On appeal from the Superior Court of New Jersey, Law Division, Essex County, Docket No. L-4784-10.
NOT FOR PUBLICATION WITHOUT THE APPROVAL OF THE APPELLATE DIVISION
Submitted December 11, 2012
Before Judges Fisher and Waugh.
Third-party defendant Brockwell & Carrington Contractors, Inc. (Brockwell), appeals the Law Division's order granting summary judgment to third-party plaintiff LJS Construction, LLC (LJS), on its claim for payment for trucking services supplied to Brockwell. We affirm.
We discern the following facts and procedural history from the record on appeal.
Brockwell served as general contractor for the construction of the New Jersey Public Health Agricultural and Environmental Laboratory (Laboratory) in Ewing. It subcontracted with Caro Corporation (Caro) to perform excavation and soil removal work on the site. Caro subcontracted with Salvaterra Trucking, LLC (Salvaterra), to provide the trucks and transport the soil.
Upon determining that more trucks were needed for the project, George R. Danielson, a Brockwell manager, contacted LJS on July 31, 2008, seeking extra trucks for use at the site. Brockwell and LJS entered into an oral agreement requiring LJS to provide the additional trucking services, beginning the following day, for a premium fee. LJS then retained Salvaterra to provide the trucks and move the soil.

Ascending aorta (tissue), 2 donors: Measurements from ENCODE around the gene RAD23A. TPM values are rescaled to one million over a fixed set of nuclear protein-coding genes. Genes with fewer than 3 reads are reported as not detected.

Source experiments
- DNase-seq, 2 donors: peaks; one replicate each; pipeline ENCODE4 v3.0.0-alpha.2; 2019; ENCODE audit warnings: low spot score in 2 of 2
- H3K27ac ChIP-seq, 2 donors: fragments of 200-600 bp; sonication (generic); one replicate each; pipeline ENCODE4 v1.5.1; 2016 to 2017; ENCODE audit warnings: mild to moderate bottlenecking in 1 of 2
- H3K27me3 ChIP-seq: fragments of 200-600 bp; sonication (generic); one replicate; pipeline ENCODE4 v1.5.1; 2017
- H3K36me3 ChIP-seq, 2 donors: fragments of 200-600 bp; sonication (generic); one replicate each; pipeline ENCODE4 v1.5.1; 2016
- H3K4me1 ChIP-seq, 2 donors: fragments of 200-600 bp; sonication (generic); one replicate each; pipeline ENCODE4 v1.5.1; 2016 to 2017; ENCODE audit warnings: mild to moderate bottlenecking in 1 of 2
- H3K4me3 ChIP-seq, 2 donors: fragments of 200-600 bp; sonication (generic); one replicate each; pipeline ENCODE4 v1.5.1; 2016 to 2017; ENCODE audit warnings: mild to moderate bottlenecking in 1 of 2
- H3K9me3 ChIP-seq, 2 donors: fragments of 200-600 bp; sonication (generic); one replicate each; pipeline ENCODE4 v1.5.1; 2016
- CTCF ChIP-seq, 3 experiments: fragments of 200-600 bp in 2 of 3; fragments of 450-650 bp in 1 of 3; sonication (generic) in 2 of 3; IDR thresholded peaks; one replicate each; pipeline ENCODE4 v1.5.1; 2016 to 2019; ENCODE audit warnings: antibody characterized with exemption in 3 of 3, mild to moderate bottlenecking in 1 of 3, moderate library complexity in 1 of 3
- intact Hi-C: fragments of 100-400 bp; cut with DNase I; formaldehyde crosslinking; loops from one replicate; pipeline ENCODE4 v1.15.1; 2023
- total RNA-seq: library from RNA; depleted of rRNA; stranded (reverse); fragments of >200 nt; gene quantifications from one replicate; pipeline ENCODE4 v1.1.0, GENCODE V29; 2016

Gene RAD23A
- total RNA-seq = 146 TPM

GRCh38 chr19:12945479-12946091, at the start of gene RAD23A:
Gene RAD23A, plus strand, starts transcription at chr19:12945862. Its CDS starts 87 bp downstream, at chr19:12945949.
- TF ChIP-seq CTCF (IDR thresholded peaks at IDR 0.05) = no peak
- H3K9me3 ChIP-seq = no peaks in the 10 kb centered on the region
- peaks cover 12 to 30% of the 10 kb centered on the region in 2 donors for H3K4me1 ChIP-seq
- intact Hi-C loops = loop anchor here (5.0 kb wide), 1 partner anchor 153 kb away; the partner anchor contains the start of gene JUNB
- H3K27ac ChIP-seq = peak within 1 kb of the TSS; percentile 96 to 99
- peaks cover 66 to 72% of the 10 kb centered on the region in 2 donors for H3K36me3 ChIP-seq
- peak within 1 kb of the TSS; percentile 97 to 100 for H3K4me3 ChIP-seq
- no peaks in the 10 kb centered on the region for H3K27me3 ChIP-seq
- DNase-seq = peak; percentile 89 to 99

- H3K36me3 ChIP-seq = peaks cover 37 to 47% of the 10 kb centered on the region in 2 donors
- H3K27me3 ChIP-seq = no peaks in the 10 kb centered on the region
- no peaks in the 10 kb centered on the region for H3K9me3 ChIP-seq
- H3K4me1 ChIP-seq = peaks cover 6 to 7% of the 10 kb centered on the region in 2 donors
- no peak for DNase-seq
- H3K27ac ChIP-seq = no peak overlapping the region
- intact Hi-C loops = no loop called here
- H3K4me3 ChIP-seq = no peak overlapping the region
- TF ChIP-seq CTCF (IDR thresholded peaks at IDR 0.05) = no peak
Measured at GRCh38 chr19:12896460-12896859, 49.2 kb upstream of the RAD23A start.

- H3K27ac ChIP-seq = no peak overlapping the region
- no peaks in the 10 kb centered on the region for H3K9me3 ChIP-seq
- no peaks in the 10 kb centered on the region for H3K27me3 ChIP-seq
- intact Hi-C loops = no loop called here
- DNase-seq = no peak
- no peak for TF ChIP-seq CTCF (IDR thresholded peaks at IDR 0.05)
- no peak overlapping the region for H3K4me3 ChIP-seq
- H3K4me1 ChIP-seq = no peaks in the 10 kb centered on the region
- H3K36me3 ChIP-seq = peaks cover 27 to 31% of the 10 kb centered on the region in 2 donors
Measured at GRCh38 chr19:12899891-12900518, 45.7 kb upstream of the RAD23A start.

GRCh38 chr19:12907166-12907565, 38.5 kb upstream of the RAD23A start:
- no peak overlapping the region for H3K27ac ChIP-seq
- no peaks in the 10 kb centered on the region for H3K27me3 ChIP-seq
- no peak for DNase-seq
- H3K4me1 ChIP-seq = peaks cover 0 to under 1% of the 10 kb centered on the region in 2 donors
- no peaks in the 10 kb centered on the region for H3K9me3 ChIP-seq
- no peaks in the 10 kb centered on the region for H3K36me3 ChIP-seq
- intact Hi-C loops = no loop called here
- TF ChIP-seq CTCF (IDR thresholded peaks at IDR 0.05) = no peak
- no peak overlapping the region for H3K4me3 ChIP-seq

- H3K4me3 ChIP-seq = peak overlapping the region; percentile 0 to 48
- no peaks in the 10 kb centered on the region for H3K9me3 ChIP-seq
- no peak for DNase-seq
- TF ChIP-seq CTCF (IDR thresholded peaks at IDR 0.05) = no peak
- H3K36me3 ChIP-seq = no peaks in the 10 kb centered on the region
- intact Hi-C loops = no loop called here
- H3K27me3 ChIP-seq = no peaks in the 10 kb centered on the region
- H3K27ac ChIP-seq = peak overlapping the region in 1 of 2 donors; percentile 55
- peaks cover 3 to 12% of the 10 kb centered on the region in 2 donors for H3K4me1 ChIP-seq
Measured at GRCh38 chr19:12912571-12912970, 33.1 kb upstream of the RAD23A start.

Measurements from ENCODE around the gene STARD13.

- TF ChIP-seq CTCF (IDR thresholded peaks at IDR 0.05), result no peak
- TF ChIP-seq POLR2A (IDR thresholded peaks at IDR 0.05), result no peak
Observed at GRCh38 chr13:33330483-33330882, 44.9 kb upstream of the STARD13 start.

Although Salvaterra provided trucks to LJS and performed the required work, it stopped providing trucks to Caro and apparently supplied LJS with the same trucks it had been using to perform its subcontract with Caro. As a consequence, Brockwell did not obtain the net increase in the number of trucks available for use on the project.
Salvaterra billed LJS for the work it performed. LJS subsequently submitted invoices to Brockwell, seeking payment under the terms of the oral agreement. Brockwell took the position that LJS had breached their agreement by utilizing the Salvaterra trucks already on site and under contract with Caro. In Brockwell's view, LJS failed to provide "additional" trucking services because the same Salvaterra trucks were already on site. Thus, Brockwell advised LJS that it would pay only the hourly rate called for by its contract with Caro, rather than the higher rate under LJS's contract.
In June 2010, Salvaterra filed a complaint against LJS seeking payment for the work it had performed. LJS answered and filed a third-party complaint against Brockwell, seeking damages for breach of contract. Brockwell answered, alleging misrepresentation, mutual mistake of fact, and lack of consideration.
In November 2011, LJS moved for summary judgment against Brockwell, which motion was opposed. The motion judge granted the motion in December. Brockwell's motion for ...